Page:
Thursday, April 02, 2009

More on rapid naming (RAN, phonemic awareness (PA) and reading: Genetic evidence

The importance of RAN (rapid automatic naming) and PA (phonemic awareness) for reading (and Dx of dyslexia) has been blogged and logged at this blog previously.

Toady I skimmed a nice bit of behavioral genetic research (Naples et al., 2009) in the journal Biological Psychology that reports on the unique and shared genetic variance of the constructs/traits of RAN and PA. Although a lengthy, and at times, complex article, the bottom line is that behavioral genetic evidence suggests that RAN (placed under Glr in CHC taxonomy) and PA (under Ga in CHC taxonomy) are different constructs, although they do have some shared genetic variance.

As articulated by the late John Horn, evidence for differences in constructs comes from multiple sources--structural (factor analytic), behavioral genetic, developmental, criterion-outcome, and neurocognitive. This study provides construct validity evidence in the form of behavioral genetic evidence.

This work’s objective was to offer additional insights into the psychological and genetic bases of reading ability and disability, and to evaluate the plausibility of a variety of psychological models of reading involving phonological awareness (PA) and rapid naming (RN), both hypothesized to be principal components in such models. In Study 1, 488 unselected families were assessed with measures of PA and RN to investigate familial aggregation and to obtain estimates of both the number and effect-magnitude of genetic loci involved in these traits’ transmission. The results of the analyses from Study 1 indicated the presence of genetic effects in the etiology of individual differences for PA and RN and pointed to both the shared and unique sources of this genetic variance,which appeared to be exerted by multiple (3–6 for PA and 3–5 for RN) genes. These results were used in Study 2 to parameterize a simulation of 3000 families with quantitatively distributed PA and RN, so that the robustness and generalizability of the Study 1 findings could be evaluated. The findings of both studies were interpreted according to established theories of reading and our own understanding of the etiology of complex developmental disorders.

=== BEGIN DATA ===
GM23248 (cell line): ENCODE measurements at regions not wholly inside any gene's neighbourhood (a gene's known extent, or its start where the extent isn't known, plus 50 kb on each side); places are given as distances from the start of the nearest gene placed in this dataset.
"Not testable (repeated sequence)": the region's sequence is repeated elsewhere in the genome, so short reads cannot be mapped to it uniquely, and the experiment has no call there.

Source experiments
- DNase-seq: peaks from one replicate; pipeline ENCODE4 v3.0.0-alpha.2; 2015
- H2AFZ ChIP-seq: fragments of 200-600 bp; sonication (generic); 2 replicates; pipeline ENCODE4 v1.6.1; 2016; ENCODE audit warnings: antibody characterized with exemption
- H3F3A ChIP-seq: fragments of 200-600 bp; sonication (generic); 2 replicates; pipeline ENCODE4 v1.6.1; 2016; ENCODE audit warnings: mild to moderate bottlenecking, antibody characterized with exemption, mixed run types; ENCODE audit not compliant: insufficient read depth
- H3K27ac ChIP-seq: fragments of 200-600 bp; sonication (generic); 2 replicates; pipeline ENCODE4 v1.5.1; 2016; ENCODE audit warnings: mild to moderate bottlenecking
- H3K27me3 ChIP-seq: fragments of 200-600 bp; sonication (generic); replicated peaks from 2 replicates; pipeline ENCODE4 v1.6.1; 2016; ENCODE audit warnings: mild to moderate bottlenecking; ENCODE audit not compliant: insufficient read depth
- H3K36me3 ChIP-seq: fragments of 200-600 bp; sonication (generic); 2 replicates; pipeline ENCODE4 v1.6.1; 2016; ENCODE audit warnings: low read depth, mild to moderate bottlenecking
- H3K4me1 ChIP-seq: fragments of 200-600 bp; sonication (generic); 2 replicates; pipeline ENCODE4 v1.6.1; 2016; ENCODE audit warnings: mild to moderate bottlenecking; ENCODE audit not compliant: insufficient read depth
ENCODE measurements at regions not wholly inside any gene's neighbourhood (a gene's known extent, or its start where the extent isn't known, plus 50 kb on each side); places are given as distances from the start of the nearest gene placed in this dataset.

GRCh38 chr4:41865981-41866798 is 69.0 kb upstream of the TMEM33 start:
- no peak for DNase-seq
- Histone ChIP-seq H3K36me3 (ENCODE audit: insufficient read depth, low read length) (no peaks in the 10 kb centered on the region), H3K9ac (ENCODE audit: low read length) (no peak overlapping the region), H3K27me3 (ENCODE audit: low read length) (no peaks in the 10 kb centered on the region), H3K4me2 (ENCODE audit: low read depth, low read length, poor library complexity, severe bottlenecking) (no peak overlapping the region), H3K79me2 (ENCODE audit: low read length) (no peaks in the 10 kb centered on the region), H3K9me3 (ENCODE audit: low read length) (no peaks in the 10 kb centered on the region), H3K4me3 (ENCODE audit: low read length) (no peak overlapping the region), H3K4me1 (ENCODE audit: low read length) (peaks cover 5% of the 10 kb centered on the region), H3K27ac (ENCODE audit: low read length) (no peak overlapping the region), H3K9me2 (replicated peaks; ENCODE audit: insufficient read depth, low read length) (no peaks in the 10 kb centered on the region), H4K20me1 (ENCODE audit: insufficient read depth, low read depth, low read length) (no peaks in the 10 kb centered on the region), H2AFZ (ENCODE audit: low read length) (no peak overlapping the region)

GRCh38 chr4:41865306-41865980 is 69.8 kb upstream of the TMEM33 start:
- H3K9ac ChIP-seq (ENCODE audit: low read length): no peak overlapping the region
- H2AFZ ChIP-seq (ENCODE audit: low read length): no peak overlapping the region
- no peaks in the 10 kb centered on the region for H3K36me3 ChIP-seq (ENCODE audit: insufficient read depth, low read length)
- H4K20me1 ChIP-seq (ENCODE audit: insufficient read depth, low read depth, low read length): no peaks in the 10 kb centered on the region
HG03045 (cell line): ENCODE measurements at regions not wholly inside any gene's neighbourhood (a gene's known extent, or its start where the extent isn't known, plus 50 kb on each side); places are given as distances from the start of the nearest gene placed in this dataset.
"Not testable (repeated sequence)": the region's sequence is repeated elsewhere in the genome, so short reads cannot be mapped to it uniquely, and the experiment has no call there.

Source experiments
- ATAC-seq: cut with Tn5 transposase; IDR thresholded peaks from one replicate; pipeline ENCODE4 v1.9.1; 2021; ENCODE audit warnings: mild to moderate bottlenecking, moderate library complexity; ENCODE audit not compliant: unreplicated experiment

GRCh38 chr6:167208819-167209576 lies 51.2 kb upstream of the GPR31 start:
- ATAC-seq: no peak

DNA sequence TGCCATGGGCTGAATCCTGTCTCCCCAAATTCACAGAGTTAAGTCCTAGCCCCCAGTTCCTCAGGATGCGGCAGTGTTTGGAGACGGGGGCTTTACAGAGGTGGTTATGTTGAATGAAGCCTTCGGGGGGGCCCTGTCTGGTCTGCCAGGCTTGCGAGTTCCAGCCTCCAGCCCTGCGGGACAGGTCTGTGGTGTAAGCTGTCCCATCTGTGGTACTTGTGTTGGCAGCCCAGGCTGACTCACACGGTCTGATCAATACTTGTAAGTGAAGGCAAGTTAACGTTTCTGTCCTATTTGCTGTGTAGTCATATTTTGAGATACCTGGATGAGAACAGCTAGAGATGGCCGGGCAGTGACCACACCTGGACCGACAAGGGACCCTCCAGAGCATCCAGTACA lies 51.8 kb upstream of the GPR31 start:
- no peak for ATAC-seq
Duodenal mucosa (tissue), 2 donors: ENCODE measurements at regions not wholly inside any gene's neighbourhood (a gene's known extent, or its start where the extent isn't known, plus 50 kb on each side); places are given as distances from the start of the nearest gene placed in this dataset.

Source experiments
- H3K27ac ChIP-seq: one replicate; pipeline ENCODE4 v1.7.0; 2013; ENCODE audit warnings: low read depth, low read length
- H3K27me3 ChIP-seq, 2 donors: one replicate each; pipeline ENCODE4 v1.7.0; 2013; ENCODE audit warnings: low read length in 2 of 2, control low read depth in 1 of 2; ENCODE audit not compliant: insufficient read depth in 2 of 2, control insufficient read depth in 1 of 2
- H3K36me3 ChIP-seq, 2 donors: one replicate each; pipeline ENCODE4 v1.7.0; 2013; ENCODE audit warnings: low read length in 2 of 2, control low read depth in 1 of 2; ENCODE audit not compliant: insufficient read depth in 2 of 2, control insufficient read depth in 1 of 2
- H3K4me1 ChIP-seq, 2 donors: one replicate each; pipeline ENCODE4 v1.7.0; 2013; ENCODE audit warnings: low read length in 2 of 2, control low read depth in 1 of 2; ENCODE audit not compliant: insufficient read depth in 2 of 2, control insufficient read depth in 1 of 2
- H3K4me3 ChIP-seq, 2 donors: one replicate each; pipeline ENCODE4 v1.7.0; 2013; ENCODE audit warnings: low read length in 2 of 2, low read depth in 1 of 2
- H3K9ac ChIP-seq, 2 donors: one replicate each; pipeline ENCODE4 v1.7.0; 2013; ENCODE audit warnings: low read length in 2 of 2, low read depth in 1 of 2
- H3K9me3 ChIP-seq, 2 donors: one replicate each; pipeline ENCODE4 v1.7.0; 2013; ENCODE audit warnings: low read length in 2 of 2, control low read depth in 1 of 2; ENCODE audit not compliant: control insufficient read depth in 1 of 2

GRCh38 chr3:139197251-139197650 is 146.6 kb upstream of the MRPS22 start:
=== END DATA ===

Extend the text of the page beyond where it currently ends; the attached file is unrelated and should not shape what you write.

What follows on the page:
Technorati Tags: , , , , , , , , , , , , , , , , , , ,

No comments: